If you have been following the story of the allegations of sexual abuse and cover-up within Sovereign Grace Ministries, you have probably come across the term “discernment blogs.” I honestly don’t know where the term originated, but it is used frequently by those in support of SGM. (In fact, members of SGM churches were specifically instructed by their leadership not to go online and read about the situations on “the blogs.”)
Although the Bible teaches that spiritual discernment is a gift of the Holy Spirit, the term “discernment blogs” is a derogatory one. There are probably many blogs that would qualify as discernment blogs, but I believe this term as it relates to SGM is directed primarily at The Wartburg Watch, SGM Survivors, SGM Refuge (now closed) and Brent Detwiler. The Wartburg Watch and SGM Survivors seem to be especially suspect because they are primarily the efforts of women. (Women being discerning is just an oxymoron in the eyes of many Neo-Reformed or Neo-Calvinists. In fact, I’ve read comments that these aren’t discerning women at all. They are busybodies trafficking in gossip and, as such, should be ignored.)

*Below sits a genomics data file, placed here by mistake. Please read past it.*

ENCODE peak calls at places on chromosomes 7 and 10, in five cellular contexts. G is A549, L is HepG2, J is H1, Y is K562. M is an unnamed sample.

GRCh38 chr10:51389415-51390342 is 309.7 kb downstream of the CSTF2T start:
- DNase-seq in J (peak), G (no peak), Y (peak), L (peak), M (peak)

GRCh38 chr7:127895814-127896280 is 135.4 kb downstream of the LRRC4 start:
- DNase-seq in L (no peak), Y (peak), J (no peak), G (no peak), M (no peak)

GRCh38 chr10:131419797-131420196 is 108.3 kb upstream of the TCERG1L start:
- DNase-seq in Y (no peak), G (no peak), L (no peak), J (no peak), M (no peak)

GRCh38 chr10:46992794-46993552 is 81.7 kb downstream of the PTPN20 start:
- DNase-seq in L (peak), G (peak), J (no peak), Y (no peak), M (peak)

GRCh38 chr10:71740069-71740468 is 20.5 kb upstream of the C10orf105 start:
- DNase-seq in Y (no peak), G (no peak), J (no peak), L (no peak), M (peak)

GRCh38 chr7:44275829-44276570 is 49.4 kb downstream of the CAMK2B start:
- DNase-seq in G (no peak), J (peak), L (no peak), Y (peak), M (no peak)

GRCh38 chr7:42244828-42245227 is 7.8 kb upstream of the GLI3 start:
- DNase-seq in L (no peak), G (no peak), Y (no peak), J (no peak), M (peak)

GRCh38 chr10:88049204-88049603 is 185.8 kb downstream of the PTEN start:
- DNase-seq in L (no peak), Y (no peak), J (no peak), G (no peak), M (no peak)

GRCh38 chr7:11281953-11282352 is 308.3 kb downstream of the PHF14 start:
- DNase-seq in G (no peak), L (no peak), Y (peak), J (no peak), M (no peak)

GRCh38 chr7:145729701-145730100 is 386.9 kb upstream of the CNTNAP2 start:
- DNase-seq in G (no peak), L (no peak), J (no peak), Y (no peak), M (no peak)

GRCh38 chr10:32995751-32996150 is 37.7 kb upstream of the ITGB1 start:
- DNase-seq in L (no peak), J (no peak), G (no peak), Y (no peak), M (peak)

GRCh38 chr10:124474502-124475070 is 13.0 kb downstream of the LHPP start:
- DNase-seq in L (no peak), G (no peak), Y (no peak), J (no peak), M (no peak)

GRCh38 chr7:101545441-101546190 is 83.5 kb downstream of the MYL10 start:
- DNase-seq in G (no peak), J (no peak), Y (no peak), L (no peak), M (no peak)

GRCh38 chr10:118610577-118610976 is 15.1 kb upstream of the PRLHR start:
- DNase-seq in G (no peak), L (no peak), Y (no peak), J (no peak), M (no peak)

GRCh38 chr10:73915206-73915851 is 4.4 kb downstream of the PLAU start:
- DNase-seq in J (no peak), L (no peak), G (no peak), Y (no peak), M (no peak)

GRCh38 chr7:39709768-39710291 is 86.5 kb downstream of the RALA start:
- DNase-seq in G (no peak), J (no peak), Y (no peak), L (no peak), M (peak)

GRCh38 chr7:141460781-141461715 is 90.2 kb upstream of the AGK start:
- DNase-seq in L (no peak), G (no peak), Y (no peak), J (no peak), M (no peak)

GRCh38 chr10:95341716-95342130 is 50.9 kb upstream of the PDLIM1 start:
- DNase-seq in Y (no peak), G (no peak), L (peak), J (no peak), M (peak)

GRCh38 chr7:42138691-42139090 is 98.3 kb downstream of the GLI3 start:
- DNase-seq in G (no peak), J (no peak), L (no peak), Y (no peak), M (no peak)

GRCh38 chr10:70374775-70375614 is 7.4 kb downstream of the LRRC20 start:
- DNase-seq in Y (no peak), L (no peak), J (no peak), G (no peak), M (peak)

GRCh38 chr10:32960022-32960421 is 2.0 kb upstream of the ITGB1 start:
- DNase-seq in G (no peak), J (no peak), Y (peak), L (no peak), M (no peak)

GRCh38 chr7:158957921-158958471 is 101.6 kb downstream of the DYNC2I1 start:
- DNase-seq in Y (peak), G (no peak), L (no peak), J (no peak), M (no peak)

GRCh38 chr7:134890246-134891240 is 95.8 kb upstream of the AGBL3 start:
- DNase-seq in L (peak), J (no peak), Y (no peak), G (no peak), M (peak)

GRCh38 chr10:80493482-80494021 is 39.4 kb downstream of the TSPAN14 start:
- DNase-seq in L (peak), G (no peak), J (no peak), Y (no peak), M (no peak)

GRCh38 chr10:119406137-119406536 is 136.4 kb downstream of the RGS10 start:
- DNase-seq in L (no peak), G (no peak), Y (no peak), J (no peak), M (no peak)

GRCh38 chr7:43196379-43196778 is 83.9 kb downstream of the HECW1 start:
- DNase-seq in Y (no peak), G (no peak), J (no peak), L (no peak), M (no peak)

These particular “discernment blogs” did not exist a decade ago. I don’t think some of them even existed five years ago. So why now? Why do they exist? You see, those who would prefer that the entire SGM scandal would just go away think that the discernment blogs are the big problem. All of this would go away and would never have happened if these busybodies weren’t wasting people’s time with gossip and innuendo. But those people completely miss the point.
The fact that these blogs have to exist at all is the problem.
These blogs would not exist if SGM had handled these alleged situations correctly. The ONLY reason they exist is because a few brave souls spoke up online and a few more brave souls discovered they were not alone in the experiences they had had. And when word got out, even more souls discovered they were not alone.
The fact that these blogs exist is an indictment of the leadership that failed these people.